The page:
Dab ink onto a 5-6″ piece of flat lace (mine is vintage) using an ink applicator tool. Brush the edges of the fabric and batting with the ink as well.
Apply a line of glue stick to the front of the tag. You can’t see it in the photo, but my line goes from the left side edge to right side edge, directly through the center of the circle (over the O.N.T.).
Lay the ribbon over the glue. Pinch and bunch up the lace to create ruffles. The glue from the glue stick will help hold the lace and ruffles in place.
Machine stitch through the lace to secure it permanently.
Stamp the center area of the large Clark’s stamp on a scrap of Grunge Paper. Cut the center circle design out. Brush Distress Ink over the piece. Use a Cut n’ Dry Pen Nib to pick up color from an ink pad to add color inside the letters.
Mist over the piece with Perfect Pearls Mist.
If you apply more mist than you prefer, a quick spritz of water and a blot with a towel will help remove excess mist. In my example, my mist covered my blue letters a bit more than I wanted. I was able to put a mist of water in just the letter area and was able to lighten the mist in the center.
Apply Distress Ink to the edges of the round piece.
Apply adhesive foam squares to the center back of the round piece.
Place the round stamped piece on the tag, lining it up to match the design of the fabric.
Pierce two sets of holes (for stitching an X) on each side of the circle piece where it lays over the lace.
Thread a needle with 2-3 strands of embroidery floss. Tab Distress Ink with an ink applicator tool onto the floss to give it a vintage look.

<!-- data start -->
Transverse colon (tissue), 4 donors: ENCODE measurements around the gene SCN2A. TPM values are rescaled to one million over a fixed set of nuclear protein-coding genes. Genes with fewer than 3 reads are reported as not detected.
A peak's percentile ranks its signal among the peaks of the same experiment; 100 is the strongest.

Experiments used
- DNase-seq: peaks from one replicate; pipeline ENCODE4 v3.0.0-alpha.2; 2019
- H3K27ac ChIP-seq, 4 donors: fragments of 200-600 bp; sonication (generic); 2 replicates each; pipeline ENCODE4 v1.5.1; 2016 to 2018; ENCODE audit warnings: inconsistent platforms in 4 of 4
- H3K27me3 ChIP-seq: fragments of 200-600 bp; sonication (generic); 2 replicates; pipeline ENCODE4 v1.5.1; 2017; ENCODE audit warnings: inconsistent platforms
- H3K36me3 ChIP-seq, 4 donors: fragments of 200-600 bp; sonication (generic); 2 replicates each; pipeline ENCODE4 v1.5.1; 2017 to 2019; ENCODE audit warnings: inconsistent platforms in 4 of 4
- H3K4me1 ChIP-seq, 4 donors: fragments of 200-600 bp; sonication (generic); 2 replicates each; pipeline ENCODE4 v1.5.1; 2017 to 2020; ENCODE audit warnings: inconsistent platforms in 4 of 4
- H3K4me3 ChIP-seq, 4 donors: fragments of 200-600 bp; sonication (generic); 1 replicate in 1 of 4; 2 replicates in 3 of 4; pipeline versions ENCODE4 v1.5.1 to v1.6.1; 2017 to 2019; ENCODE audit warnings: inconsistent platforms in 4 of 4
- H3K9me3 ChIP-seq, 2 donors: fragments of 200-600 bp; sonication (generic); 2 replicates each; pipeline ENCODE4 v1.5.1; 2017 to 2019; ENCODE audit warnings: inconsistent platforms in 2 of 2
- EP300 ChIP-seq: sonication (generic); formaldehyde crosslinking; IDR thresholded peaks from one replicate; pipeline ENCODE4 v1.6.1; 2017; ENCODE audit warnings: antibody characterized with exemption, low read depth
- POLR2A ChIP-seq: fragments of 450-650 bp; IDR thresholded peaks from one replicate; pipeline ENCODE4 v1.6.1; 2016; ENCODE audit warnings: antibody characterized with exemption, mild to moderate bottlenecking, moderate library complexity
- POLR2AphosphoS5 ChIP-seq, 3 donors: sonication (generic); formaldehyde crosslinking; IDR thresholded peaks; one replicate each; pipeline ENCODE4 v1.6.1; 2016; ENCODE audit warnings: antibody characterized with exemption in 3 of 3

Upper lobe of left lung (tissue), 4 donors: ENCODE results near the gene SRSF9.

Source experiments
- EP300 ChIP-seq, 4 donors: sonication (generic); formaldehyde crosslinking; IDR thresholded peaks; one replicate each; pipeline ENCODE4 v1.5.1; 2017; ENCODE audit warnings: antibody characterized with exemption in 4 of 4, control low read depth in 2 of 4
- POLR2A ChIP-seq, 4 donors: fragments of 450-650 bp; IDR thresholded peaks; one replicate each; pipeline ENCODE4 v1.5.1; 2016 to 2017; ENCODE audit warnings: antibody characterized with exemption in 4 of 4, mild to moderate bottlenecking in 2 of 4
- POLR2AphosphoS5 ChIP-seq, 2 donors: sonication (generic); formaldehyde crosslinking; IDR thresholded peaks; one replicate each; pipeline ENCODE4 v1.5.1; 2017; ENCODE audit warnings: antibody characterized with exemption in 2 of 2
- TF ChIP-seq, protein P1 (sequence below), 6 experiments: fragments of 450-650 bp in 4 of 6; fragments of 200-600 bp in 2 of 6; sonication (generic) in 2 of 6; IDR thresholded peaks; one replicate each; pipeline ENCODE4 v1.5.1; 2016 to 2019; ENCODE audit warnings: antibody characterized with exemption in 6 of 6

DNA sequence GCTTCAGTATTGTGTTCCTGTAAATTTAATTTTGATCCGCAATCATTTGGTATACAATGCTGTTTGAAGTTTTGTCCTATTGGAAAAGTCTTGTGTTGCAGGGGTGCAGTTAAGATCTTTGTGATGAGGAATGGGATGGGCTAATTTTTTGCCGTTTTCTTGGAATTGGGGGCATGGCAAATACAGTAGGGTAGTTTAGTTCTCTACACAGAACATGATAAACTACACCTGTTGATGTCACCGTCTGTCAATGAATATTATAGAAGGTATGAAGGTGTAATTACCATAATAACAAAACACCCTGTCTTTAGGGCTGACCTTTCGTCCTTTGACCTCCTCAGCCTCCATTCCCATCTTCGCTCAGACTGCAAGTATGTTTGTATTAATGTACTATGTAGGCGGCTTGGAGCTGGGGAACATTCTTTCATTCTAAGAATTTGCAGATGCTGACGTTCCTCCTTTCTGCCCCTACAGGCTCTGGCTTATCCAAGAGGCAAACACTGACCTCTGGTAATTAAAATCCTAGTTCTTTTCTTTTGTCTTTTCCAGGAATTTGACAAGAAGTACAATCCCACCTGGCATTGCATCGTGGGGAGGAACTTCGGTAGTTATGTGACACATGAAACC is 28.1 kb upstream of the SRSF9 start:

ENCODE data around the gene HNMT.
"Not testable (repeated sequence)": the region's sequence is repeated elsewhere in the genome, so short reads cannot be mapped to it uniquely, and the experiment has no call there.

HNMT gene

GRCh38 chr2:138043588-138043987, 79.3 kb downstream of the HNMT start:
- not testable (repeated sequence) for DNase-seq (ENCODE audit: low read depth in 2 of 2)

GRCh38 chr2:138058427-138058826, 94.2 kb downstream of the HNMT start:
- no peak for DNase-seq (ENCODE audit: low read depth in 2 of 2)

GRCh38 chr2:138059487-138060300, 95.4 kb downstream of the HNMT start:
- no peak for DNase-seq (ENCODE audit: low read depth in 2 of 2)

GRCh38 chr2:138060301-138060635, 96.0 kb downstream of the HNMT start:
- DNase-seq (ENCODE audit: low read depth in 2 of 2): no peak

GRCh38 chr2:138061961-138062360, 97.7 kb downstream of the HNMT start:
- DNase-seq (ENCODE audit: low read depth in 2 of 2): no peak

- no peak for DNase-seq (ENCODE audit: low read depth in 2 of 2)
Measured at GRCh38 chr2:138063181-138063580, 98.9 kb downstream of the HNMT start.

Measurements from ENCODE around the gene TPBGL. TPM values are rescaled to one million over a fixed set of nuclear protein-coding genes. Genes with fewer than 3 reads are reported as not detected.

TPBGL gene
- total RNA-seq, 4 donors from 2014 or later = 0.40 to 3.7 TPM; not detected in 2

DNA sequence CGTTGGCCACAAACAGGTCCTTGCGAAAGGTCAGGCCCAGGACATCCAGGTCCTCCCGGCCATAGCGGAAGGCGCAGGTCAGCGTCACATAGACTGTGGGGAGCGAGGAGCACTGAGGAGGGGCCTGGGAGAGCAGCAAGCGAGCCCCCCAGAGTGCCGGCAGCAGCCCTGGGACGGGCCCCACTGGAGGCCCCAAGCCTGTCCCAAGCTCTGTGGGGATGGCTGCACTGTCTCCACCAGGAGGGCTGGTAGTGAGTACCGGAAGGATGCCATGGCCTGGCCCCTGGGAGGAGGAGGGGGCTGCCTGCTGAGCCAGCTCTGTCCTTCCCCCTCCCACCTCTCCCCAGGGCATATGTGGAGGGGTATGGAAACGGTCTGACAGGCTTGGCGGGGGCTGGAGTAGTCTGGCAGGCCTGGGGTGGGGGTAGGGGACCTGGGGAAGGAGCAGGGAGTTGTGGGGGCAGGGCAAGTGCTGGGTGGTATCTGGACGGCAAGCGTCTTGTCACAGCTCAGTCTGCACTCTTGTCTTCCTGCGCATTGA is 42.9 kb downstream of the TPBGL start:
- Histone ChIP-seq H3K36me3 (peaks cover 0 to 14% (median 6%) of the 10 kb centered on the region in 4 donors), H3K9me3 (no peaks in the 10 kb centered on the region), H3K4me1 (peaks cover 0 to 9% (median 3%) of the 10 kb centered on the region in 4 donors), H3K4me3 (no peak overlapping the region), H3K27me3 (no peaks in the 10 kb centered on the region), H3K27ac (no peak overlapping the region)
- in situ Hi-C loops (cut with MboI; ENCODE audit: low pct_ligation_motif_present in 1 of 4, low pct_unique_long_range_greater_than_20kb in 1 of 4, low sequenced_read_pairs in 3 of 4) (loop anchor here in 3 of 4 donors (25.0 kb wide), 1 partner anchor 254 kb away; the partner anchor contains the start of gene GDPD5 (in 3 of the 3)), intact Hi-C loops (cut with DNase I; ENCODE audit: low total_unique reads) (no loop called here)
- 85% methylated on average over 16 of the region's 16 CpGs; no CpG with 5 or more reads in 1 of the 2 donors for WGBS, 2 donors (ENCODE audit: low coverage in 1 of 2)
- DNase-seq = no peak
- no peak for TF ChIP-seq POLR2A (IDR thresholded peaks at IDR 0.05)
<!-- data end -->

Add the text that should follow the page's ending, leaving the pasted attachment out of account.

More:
Make a running stitch with the embroidery floss through the center of the lace. Make two X stitches in the pierced holes. On my example, I left the beginning thread on the right hanging loose on the right and left the remaining thread in the needle on the left, which I pierced through the fabric.
Stamp the scissor stamp on a piece of manila cardstock. Color the image with markers and cut out. Stamp of over the cut out scissors with embossing ink. Cover with clear embossing powder. Heat the powder covered scissors to melt the embossing powder. Embossing the scissors not only makes them shiny but also gives them some extra “body”, making them more durable to stand up to any handling of the finished tag.
Gently lift the foam squares on the back of the circle from the fabric and lace behind it. Slip the scissors behind the circle between the foam squares and the lace and fabric. Press the circle and foam back down. I photographed and made this tag as I went without much of a plan. When I got to this point it looked a little naked which led me to add the scissors. If I were making it again, I would add the scissors before the circle.
The final touch I added was to include a small button with floss at the bottom of the tag where there was a round part in the lower border design and a large silver eyelet to the tag opening.
- paper- Inkssentials #8 Manila Tag; Tim Holtz Idea-ology Grunge Paper
- stamps- Wendy Vecchi Studio 490 Art By Hand
- ink- Tim Holtz Distress Ink: Vintage Photo, Broken China, Scattered Straw; Tim Holtz Distress Embossing Powder; Ranger Coffee Archival
- stains- Tim Holtz Distress Stains: Faded Jeans, Picket Fence, Tumbled Glass, Broken China, Bundled Sage, and Weathered Wood
- mists- Perfect Pearls Mists: Biscotti and Bronze
- embossing powder- Ranger Ink Clear Embossing Powder
- markers- Letraset Promarkers: Ice Grey 1, Ice Grey 5, and Warm Grey 5
- fibers- Bazzill Basics In Stitchz floss White; Vintage Lace
- fabric- Cotton Muslin; Cotton Batting
- tools- Ranger Ink Blending Tool, Craft It Heat Tool, Craft Sheet; Fiskars Pinking Shears; Bazzill Basics Paper InStitchz Foam Mat and Piercer; sewing needle (I did not use the larger embroidery needle that comes with the floss, I used a thinner sewing needle)
- adhesives- Therm O Web Super Stick and 3D Foam Squares
- misc.- Inkssentials Cut n Dry Pen Nib